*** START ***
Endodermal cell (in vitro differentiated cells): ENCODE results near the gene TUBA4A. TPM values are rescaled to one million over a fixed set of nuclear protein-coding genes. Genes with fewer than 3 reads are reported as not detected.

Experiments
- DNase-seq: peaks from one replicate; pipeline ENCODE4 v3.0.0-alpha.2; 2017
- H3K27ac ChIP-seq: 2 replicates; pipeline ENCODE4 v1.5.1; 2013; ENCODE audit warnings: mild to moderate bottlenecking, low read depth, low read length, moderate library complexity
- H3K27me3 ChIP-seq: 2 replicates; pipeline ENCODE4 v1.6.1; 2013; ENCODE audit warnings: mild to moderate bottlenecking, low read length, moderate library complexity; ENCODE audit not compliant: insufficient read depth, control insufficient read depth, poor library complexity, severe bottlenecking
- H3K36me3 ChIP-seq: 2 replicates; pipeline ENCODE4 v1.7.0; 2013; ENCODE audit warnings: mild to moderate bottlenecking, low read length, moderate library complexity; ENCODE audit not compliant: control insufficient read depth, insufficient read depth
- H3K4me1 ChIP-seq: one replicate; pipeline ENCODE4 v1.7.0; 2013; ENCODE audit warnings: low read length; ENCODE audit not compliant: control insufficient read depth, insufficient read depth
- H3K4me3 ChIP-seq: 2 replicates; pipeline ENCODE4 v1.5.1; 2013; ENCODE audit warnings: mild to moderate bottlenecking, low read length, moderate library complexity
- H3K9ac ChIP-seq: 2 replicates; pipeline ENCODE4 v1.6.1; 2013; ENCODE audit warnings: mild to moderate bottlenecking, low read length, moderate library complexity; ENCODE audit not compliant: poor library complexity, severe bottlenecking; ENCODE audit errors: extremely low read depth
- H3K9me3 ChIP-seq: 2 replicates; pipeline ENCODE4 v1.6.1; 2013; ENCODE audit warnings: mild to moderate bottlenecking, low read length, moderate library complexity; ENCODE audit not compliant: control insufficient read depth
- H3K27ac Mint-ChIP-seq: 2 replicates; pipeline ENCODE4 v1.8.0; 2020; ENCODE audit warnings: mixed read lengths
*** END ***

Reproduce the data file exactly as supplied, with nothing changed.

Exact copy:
Endodermal cell (in vitro differentiated cells): ENCODE results near the gene TUBA4A. TPM values are rescaled to one million over a fixed set of nuclear protein-coding genes. Genes with fewer than 3 reads are reported as not detected.

Experiments
- DNase-seq: peaks from one replicate; pipeline ENCODE4 v3.0.0-alpha.2; 2017
- H3K27ac ChIP-seq: 2 replicates; pipeline ENCODE4 v1.5.1; 2013; ENCODE audit warnings: mild to moderate bottlenecking, low read depth, low read length, moderate library complexity
- H3K27me3 ChIP-seq: 2 replicates; pipeline ENCODE4 v1.6.1; 2013; ENCODE audit warnings: mild to moderate bottlenecking, low read length, moderate library complexity; ENCODE audit not compliant: insufficient read depth, control insufficient read depth, poor library complexity, severe bottlenecking
- H3K36me3 ChIP-seq: 2 replicates; pipeline ENCODE4 v1.7.0; 2013; ENCODE audit warnings: mild to moderate bottlenecking, low read length, moderate library complexity; ENCODE audit not compliant: control insufficient read depth, insufficient read depth
- H3K4me1 ChIP-seq: one replicate; pipeline ENCODE4 v1.7.0; 2013; ENCODE audit warnings: low read length; ENCODE audit not compliant: control insufficient read depth, insufficient read depth
- H3K4me3 ChIP-seq: 2 replicates; pipeline ENCODE4 v1.5.1; 2013; ENCODE audit warnings: mild to moderate bottlenecking, low read length, moderate library complexity
- H3K9ac ChIP-seq: 2 replicates; pipeline ENCODE4 v1.6.1; 2013; ENCODE audit warnings: mild to moderate bottlenecking, low read length, moderate library complexity; ENCODE audit not compliant: poor library complexity, severe bottlenecking; ENCODE audit errors: extremely low read depth
- H3K9me3 ChIP-seq: 2 replicates; pipeline ENCODE4 v1.6.1; 2013; ENCODE audit warnings: mild to moderate bottlenecking, low read length, moderate library complexity; ENCODE audit not compliant: control insufficient read depth
- H3K27ac Mint-ChIP-seq: 2 replicates; pipeline ENCODE4 v1.8.0; 2020; ENCODE audit warnings: mixed read lengths